Get ready for an Australian recession by 2017

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For the last 25 years, Australian politicians of both Liberal and Labor hue have been able to brag that, under their stewardship, Australia has avoided a recession. Those bragging rights are about to come to an end. During the life of the next Parliament — and probably by 2017 — Australia will fall into a prolonged recession.

Click here to read the rest of this post, and here to download the Excel file showing the link between a slowdown in the rate of growth of debt and a recession.

About Steve Keen

I am Professor of Economics and Head of Economics, History and Politics at Kingston University London, and a long time critic of conventional economic thought. As well as attacking mainstream thought in Debunking Economics, I am also developing an alternative dynamic approach to economic modelling. The key issue I am tackling here is the prospect for a debt-deflation on the back of the enormous private debts accumulated globally, and our very low rate of inflation.
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10 Responses to Get ready for an Australian recession by 2017

  1. carson0900 says:

    Steve, do you have a link to the Bank of International Settlements data?

  2. Dinero says:

    The private sector has a stock of savings and so and the spending in a year is not from earning plus borrowing. The spending is from earnings, borrowings and savings.

  3. Steve Keen says:

    Except that one individuals savings means a reduction in another individual’s income. Savings is an illusory concept when applied to macroeconomics: individuals can save (change the amount of money they possess) but economies cannot unless (a) banks create more money–simultaneously creating debt–or (b) the government runs a deficit.

  4. Dinero says:

    The stock of savings , that have accumulated in previous years, is a real quantity that can be used for spending. There can be a stock of savings in the economy as a whole, that can be used for spending.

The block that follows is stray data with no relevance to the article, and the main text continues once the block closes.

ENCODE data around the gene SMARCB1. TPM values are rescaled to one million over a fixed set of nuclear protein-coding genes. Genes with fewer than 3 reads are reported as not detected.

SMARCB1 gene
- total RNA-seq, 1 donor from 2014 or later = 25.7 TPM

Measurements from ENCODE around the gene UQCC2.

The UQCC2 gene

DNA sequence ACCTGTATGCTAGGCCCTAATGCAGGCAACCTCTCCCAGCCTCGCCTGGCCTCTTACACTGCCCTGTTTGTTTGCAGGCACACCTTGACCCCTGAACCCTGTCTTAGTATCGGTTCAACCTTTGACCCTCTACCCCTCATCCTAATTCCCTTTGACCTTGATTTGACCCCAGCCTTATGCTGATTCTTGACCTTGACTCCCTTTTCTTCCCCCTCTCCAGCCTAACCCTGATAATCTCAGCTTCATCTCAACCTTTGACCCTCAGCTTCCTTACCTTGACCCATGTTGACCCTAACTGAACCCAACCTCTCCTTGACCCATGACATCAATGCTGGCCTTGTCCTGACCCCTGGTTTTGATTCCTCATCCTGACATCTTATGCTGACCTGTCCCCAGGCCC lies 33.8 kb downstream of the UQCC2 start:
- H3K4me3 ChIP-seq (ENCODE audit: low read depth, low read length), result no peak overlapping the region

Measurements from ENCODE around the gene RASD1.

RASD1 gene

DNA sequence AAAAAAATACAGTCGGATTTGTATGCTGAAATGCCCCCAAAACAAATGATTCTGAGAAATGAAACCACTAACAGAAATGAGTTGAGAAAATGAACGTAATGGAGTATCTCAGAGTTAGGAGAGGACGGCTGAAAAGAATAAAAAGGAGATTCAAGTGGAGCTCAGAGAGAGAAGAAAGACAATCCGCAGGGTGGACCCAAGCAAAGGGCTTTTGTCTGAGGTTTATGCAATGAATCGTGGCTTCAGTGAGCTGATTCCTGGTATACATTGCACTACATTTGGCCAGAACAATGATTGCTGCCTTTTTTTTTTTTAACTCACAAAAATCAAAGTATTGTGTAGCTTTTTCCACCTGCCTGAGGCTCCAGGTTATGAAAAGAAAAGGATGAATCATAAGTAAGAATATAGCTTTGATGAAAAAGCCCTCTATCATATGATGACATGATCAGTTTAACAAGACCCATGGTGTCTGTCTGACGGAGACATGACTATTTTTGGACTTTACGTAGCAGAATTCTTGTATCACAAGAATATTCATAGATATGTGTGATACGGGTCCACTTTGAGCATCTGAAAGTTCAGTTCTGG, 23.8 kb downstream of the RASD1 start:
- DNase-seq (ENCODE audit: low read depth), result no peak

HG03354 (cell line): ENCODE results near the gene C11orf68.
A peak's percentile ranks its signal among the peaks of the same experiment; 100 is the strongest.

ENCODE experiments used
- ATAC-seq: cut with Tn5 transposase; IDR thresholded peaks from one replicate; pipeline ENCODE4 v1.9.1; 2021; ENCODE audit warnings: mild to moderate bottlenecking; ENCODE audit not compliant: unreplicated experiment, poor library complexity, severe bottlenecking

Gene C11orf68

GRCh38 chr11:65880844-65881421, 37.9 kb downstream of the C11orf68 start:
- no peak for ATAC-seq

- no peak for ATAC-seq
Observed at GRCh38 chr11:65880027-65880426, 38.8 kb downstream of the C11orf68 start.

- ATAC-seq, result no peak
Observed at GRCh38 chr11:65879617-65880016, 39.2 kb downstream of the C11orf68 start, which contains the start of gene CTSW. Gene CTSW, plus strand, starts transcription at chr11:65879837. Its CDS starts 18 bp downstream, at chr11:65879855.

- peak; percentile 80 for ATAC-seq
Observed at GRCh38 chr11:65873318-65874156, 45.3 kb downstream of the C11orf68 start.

For clarity, if there was no earning and no borrowing in a year by the spenders in the economy there can be spending in that year, from the stock of savings.

    So that illustrates that the stock of savings exist as a source of spending.

  5. twowithinthreethatisone says:

    Both increased borrowing and government deficit spending increase costs……(because it goes into the economy as the enterprise of government and which consequently has a flow of additional costs such as depreciation). Thus deficit governmental spending does not resolve the disequillibrated monetary state of the economy. A modern technologically advanced and hence increasingly capital intensive economy is inherently cost inflationary as the increased costs of capital assets must be continually factored into total costs. And even if the economy can limp along for relatively long periods of time without completely collapsing every other business model is dominated by Finance and probably upward of 95% of the entire populace is enslaved by same. Factor in the just getting started disruptive effects of innovation and artificial intelligence eroding aggregate demand…and you’ve got a real problem.

    The only valid economic way to resolve this inherent and increasing problem is to integrate monetary grace as in direct to the individual Gifting into the debt based money system.

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  7. koonyeow says:

    Are there ways to short the Australian market then?

  8. KGKG says:

    Dear Prof Keen

    I am among thousands who thoroughly enjoy and appreciate your non-neoclassical economics and related commentary. The main stream media in-particular in Australia are against unconventional narration!

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